I won’t be trying the paper bag bit again anytime soon.

 

How To: Stop Junk Mail

Getting stuff in the mail is awesome.

Getting unwanted stuff in the mail is not.

 

We all have experienced it. You open the mailbox and find something addressed to you or the current resident (whom you have never heard of) and have no idea why you are getting this piece of mail. You don’t even know what this company is that’s sending you catalogs.

Besides just tossing it in the recycling bin, there are a number of ways you can keep yourself from getting junk mail in the first place.

The biggest thing you can do is avoid giving out your address, but sometimes junk mail will find you anyway.

Below are some resources you can use to be removed from all sorts of mailing lists.

 

paper karma

Here are some of my requests I submitted to PaperKarma. Who are you King Ranch Saddle Shop?!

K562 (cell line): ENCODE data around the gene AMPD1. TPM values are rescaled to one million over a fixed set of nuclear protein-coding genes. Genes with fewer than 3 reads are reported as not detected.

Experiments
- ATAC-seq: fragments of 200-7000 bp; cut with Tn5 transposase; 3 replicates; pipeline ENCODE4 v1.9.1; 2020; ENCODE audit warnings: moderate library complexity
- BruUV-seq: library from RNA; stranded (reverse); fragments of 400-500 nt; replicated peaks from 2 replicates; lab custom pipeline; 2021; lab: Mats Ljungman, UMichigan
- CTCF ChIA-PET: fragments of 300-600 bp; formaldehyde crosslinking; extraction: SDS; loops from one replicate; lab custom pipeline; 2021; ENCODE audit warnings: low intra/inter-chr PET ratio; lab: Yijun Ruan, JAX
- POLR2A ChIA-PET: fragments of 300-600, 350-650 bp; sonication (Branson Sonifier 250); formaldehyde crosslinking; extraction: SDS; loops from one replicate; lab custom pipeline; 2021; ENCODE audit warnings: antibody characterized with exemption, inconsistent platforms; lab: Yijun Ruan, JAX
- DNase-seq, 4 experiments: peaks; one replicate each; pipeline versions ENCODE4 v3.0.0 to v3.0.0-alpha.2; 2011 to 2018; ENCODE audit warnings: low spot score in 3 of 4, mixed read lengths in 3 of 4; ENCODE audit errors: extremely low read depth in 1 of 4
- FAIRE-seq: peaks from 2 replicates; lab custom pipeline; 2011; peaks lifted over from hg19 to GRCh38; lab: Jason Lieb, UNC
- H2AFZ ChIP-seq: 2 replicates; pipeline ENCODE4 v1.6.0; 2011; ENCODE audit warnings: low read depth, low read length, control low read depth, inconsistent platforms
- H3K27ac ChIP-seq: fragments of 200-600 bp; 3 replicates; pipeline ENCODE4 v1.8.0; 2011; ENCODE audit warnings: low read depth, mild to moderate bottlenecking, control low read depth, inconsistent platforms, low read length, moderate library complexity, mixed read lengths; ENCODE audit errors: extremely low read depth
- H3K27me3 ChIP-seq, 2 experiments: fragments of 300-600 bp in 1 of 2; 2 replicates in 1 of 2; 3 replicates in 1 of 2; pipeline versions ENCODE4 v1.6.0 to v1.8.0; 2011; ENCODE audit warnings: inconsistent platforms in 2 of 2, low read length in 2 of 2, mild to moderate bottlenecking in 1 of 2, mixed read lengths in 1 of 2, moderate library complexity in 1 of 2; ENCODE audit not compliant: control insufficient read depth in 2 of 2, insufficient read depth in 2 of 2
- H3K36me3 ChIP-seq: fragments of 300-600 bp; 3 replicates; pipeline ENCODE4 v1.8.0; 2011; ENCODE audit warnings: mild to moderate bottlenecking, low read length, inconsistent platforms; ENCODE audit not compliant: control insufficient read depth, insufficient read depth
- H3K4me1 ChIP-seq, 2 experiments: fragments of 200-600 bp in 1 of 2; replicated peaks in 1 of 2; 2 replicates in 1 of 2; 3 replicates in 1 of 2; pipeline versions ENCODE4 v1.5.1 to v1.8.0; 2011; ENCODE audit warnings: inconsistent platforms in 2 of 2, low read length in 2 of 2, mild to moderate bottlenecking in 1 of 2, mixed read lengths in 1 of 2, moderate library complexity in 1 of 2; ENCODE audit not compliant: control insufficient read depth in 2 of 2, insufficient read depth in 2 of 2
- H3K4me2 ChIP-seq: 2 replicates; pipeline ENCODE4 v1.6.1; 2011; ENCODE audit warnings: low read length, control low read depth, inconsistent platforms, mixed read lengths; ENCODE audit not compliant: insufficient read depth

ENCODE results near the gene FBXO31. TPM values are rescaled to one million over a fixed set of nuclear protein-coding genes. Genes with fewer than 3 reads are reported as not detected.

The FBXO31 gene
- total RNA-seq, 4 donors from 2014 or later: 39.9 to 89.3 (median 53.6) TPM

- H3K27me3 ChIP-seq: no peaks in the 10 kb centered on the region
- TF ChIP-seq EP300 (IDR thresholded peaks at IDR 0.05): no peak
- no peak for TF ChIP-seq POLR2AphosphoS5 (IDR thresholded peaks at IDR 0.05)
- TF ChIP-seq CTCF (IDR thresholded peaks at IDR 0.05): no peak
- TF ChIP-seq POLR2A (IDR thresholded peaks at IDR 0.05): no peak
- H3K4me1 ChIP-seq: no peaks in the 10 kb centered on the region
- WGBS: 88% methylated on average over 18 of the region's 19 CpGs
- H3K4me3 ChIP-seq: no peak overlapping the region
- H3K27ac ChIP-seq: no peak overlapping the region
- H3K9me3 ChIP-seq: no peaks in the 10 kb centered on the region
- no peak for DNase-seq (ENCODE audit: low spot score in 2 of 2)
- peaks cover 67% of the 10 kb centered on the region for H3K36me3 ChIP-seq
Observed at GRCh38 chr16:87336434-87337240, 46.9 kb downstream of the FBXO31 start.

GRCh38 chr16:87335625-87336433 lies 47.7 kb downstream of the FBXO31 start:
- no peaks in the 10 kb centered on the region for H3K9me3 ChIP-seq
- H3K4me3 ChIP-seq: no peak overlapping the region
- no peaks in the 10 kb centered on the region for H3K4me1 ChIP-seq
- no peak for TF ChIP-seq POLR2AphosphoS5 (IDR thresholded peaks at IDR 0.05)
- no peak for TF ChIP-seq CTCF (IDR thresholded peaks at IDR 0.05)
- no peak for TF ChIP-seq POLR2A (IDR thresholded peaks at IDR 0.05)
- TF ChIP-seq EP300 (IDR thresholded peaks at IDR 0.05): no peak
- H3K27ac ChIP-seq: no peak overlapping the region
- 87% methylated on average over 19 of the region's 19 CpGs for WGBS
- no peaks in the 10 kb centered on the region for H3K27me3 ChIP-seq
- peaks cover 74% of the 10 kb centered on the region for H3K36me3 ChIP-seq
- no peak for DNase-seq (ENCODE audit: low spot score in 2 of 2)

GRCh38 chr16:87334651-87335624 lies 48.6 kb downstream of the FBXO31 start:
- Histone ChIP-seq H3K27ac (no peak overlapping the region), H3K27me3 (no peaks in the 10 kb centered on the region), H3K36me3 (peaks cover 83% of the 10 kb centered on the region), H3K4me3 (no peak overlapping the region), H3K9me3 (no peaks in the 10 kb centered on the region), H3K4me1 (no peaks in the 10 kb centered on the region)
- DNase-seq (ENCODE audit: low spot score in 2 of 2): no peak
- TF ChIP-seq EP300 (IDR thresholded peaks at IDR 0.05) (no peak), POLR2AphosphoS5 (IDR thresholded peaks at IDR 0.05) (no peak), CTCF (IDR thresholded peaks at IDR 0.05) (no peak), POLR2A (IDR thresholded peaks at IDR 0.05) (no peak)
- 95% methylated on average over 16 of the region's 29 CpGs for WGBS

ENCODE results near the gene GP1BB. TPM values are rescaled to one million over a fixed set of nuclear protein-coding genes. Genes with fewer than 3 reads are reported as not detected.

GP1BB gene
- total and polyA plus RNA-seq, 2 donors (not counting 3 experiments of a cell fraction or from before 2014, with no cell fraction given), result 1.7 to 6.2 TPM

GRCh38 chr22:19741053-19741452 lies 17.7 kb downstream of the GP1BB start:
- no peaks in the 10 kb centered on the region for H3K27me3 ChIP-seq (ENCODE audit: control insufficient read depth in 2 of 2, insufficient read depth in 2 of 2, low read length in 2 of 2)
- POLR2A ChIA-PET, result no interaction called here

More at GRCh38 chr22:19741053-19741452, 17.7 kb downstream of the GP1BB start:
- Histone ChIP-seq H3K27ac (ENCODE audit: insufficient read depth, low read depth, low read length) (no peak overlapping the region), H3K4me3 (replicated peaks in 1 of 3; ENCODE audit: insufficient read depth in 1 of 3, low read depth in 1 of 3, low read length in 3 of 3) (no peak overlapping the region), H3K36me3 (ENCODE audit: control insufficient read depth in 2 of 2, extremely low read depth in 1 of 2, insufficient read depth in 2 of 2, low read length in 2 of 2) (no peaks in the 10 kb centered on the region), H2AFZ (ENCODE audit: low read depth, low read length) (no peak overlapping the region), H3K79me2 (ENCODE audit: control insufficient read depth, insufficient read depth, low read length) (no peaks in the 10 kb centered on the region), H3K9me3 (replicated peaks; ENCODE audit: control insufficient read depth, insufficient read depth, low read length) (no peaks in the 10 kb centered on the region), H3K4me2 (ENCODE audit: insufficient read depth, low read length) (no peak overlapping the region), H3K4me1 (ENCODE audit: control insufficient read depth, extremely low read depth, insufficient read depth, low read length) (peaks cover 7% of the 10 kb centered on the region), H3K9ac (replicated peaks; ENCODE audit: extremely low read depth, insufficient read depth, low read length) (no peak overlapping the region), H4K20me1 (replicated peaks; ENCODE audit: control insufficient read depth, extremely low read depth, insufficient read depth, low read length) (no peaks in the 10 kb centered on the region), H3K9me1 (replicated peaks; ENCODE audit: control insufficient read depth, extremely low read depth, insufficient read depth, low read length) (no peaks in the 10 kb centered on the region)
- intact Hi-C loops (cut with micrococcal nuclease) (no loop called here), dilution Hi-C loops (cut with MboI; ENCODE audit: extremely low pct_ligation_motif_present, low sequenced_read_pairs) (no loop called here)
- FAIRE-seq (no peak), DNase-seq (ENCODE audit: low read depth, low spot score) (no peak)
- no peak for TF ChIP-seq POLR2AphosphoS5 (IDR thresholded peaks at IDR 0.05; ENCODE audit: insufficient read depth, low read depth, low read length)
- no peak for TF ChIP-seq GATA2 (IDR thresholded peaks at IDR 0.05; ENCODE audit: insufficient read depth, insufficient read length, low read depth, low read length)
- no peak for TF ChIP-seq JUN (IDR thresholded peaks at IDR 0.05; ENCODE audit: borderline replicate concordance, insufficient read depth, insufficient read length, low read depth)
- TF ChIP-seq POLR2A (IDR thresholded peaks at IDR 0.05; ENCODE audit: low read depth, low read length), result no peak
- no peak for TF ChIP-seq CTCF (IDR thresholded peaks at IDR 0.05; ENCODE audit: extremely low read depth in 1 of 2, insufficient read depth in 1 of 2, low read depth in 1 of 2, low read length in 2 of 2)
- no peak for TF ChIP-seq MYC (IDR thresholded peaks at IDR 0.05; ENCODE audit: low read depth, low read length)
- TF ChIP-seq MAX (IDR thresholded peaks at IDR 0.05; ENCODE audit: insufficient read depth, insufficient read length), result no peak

Another way to combat the onslaught of unwanted mail is to find the sender’s phone number, any number you can find, and call them to remove yourself from the mailing list.

Be warned that it takes over a month sometimes to be officially removed from mailing lists. A lot of the time, a catalog or a mailing is already in production and printed with your name on it before you make the call.

On another note, as much as I love giving money to a good cause such as a charity or non-profit, be careful. Sometimes when you donate, your mailing information can get shared with (or sold to) other organizations. For example, post-election, K donated to an environmental organization and now we get TONS of calendars, address labels (SO MANY), notepads, and more.

If you are looking for more, check out my friend Celia over at Litterless who also wrote a great post on getting rid of junk mail.

Compostables, But No Composting at Work

The kitchen at my workplace is stocked with compostable plates and bowls.

Which is awesome.

But only if there is actually somewhere to compost them.